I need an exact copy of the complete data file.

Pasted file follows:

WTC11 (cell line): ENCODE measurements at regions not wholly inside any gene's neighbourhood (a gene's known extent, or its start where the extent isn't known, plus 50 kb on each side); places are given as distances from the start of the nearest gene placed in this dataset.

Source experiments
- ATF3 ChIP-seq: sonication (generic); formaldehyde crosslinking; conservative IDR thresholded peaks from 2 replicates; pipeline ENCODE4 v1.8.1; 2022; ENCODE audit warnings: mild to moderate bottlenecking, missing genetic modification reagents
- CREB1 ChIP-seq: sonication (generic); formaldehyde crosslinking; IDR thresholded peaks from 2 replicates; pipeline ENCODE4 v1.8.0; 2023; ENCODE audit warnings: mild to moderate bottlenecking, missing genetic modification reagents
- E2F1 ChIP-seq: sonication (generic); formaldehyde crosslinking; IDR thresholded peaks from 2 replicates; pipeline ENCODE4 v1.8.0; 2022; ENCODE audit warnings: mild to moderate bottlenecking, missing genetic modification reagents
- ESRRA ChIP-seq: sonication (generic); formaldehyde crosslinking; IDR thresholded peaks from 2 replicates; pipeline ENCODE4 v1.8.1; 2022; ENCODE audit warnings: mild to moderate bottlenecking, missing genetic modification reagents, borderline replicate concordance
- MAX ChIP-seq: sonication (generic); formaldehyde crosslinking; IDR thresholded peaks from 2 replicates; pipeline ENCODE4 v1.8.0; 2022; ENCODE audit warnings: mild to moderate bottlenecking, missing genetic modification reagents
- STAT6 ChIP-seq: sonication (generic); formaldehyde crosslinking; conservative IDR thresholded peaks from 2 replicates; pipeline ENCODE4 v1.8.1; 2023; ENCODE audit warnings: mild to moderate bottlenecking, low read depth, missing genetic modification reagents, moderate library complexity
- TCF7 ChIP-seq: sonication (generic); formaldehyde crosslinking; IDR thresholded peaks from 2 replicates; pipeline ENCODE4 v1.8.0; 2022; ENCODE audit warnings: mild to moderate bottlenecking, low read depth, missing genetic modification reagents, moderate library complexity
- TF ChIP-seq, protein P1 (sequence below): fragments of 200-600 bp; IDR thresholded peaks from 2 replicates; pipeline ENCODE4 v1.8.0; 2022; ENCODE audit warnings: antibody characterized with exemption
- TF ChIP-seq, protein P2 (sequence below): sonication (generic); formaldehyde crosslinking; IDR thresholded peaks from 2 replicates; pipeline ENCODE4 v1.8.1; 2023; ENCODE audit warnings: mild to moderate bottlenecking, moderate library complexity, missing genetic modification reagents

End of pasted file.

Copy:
WTC11 (cell line): ENCODE measurements at regions not wholly inside any gene's neighbourhood (a gene's known extent, or its start where the extent isn't known, plus 50 kb on each side); places are given as distances from the start of the nearest gene placed in this dataset.

Source experiments
- ATF3 ChIP-seq: sonication (generic); formaldehyde crosslinking; conservative IDR thresholded peaks from 2 replicates; pipeline ENCODE4 v1.8.1; 2022; ENCODE audit warnings: mild to moderate bottlenecking, missing genetic modification reagents
- CREB1 ChIP-seq: sonication (generic); formaldehyde crosslinking; IDR thresholded peaks from 2 replicates; pipeline ENCODE4 v1.8.0; 2023; ENCODE audit warnings: mild to moderate bottlenecking, missing genetic modification reagents
- E2F1 ChIP-seq: sonication (generic); formaldehyde crosslinking; IDR thresholded peaks from 2 replicates; pipeline ENCODE4 v1.8.0; 2022; ENCODE audit warnings: mild to moderate bottlenecking, missing genetic modification reagents
- ESRRA ChIP-seq: sonication (generic); formaldehyde crosslinking; IDR thresholded peaks from 2 replicates; pipeline ENCODE4 v1.8.1; 2022; ENCODE audit warnings: mild to moderate bottlenecking, missing genetic modification reagents, borderline replicate concordance
- MAX ChIP-seq: sonication (generic); formaldehyde crosslinking; IDR thresholded peaks from 2 replicates; pipeline ENCODE4 v1.8.0; 2022; ENCODE audit warnings: mild to moderate bottlenecking, missing genetic modification reagents
- STAT6 ChIP-seq: sonication (generic); formaldehyde crosslinking; conservative IDR thresholded peaks from 2 replicates; pipeline ENCODE4 v1.8.1; 2023; ENCODE audit warnings: mild to moderate bottlenecking, low read depth, missing genetic modification reagents, moderate library complexity
- TCF7 ChIP-seq: sonication (generic); formaldehyde crosslinking; IDR thresholded peaks from 2 replicates; pipeline ENCODE4 v1.8.0; 2022; ENCODE audit warnings: mild to moderate bottlenecking, low read depth, missing genetic modification reagents, moderate library complexity
- TF ChIP-seq, protein P1 (sequence below): fragments of 200-600 bp; IDR thresholded peaks from 2 replicates; pipeline ENCODE4 v1.8.0; 2022; ENCODE audit warnings: antibody characterized with exemption
- TF ChIP-seq, protein P2 (sequence below): sonication (generic); formaldehyde crosslinking; IDR thresholded peaks from 2 replicates; pipeline ENCODE4 v1.8.1; 2023; ENCODE audit warnings: mild to moderate bottlenecking, moderate library complexity, missing genetic modification reagents